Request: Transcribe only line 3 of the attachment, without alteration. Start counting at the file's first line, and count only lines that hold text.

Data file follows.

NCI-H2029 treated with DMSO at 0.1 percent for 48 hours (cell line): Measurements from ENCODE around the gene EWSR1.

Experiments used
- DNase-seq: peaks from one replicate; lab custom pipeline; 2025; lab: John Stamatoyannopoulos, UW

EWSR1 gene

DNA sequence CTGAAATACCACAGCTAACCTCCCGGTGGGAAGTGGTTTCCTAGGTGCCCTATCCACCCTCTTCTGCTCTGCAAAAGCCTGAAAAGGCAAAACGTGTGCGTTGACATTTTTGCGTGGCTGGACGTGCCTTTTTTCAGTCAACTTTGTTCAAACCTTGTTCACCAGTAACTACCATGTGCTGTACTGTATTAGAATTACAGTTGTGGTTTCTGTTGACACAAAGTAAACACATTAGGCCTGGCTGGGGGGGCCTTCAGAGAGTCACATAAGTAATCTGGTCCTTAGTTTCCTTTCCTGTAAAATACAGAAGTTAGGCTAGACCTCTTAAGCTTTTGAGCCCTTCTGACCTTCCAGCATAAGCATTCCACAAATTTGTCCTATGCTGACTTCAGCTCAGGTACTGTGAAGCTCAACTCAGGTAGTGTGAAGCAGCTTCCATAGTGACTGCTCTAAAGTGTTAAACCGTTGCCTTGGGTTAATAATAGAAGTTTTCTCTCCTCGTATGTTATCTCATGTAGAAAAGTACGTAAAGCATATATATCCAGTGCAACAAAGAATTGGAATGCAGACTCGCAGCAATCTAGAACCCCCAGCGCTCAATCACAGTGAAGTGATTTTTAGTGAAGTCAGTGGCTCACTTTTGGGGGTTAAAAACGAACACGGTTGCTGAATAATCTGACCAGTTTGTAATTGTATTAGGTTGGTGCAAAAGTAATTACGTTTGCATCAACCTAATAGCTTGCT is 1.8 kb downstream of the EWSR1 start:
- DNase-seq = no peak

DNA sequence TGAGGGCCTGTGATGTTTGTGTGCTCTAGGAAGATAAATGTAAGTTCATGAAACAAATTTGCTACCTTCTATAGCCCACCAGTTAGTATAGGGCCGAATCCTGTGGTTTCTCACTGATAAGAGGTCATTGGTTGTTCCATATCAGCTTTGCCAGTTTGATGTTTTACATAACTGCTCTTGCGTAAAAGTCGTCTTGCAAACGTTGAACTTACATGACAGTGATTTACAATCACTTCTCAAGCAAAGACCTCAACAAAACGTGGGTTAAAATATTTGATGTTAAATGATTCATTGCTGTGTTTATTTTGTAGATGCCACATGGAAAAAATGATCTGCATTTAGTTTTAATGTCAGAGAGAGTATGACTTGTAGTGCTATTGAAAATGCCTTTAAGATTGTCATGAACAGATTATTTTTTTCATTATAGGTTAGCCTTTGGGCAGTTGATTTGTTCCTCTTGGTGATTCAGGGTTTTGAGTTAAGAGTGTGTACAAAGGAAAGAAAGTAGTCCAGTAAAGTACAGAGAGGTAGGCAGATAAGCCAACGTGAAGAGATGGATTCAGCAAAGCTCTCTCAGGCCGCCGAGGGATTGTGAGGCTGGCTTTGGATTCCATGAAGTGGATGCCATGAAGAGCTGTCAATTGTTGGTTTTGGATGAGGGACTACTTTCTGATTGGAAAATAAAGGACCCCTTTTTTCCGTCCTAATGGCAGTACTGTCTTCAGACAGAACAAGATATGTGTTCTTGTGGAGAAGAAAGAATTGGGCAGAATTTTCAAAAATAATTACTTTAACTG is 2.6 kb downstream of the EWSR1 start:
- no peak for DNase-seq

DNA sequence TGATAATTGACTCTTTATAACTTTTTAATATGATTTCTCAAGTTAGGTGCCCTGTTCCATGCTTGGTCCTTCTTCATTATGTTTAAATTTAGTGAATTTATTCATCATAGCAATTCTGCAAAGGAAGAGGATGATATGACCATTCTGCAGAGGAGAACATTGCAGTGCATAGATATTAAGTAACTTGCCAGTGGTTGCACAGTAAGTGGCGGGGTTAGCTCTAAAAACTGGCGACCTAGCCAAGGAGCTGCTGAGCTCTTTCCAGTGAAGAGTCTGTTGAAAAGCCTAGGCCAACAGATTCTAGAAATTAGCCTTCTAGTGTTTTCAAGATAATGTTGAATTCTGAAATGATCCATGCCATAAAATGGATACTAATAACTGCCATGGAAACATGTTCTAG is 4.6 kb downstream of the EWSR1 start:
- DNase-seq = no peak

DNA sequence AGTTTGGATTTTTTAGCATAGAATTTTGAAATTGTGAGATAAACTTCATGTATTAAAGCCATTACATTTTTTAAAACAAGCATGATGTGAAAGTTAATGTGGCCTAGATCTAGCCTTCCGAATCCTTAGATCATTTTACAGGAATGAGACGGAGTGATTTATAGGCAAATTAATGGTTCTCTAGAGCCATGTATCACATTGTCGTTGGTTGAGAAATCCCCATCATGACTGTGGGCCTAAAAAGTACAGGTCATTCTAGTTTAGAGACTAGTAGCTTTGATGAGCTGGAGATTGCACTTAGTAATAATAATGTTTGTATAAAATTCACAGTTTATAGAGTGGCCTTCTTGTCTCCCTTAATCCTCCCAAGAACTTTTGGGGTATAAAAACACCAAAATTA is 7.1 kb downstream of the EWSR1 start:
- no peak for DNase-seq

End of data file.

- DNase-seq: peaks from one replicate; lab custom pipeline; 2025; lab: John Stamatoyannopoulos, UW